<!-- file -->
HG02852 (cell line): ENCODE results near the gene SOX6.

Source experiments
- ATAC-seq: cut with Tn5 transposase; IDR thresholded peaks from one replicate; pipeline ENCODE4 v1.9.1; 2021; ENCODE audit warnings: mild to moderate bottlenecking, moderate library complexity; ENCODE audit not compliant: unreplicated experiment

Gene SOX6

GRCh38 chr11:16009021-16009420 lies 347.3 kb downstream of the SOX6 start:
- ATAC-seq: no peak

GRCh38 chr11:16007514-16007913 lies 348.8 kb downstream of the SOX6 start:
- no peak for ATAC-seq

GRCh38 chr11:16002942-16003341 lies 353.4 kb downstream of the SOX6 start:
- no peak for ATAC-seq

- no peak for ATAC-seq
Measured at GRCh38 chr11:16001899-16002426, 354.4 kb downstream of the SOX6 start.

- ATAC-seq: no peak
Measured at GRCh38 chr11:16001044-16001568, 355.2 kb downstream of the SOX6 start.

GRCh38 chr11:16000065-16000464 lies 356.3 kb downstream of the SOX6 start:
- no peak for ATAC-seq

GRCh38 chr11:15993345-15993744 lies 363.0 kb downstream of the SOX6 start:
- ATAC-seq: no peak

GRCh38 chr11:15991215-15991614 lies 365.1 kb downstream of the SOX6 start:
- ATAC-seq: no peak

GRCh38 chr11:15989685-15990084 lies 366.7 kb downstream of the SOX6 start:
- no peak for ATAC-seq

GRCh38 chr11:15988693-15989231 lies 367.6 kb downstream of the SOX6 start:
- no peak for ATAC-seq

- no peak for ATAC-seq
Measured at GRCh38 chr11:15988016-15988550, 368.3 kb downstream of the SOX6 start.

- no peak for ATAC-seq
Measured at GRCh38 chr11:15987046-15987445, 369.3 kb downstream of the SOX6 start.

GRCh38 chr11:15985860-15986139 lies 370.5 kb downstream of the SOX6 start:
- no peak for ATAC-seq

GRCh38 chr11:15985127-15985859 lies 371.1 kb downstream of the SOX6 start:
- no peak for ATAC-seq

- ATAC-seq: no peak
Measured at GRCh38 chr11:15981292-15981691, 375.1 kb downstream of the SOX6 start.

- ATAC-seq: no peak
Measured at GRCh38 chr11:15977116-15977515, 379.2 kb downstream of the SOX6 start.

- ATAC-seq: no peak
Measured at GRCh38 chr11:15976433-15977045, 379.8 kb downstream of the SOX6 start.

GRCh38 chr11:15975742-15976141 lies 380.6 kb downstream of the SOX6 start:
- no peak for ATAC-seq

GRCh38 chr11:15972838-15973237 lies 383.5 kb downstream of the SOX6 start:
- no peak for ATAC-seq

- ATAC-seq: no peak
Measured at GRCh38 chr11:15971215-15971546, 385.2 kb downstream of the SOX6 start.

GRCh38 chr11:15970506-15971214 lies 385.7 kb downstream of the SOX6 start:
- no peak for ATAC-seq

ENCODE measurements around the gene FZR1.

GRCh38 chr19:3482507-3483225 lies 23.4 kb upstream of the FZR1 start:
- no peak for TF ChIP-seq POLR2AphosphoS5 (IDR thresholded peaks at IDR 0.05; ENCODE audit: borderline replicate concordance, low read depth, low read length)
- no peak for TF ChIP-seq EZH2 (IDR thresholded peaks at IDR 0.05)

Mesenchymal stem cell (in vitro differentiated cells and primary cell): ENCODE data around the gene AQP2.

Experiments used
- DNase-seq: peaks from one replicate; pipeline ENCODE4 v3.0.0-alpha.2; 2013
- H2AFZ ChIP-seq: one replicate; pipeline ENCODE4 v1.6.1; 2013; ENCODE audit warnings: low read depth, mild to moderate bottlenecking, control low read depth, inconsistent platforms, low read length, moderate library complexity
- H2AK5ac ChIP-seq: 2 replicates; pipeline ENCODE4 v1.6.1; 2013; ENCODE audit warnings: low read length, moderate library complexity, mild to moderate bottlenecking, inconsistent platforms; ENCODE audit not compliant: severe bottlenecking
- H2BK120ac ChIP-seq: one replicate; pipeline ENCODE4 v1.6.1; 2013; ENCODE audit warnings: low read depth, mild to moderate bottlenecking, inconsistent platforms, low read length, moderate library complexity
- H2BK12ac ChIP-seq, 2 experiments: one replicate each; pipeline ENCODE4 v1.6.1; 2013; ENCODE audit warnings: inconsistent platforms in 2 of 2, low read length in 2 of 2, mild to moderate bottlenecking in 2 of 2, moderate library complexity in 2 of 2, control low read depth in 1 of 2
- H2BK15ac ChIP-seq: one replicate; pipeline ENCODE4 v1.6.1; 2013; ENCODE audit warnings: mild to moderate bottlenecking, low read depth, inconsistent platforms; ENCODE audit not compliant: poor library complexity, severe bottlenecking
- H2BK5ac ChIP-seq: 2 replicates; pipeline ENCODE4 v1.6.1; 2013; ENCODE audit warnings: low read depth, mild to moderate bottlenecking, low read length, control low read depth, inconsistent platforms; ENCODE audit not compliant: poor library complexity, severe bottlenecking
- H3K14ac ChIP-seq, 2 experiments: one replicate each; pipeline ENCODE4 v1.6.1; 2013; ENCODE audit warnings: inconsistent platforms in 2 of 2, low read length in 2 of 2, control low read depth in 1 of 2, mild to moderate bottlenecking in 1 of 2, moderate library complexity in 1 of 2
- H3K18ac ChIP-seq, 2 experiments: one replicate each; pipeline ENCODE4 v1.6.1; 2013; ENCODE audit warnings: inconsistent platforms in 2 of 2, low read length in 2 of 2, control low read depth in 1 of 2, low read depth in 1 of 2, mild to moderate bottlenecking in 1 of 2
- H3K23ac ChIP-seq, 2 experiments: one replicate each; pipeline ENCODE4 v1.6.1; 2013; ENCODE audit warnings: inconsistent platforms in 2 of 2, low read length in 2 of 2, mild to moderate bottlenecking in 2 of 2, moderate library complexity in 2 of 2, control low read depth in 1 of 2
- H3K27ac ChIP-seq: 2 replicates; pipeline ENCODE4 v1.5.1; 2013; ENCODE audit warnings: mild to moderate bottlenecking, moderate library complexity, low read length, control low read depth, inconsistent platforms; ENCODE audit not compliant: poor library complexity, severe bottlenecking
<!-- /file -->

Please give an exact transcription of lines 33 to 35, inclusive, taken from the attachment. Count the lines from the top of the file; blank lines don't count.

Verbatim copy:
- ATAC-seq: no peak
Measured at GRCh38 chr11:15981292-15981691, 375.1 kb downstream of the SOX6 start.

- ATAC-seq: no peak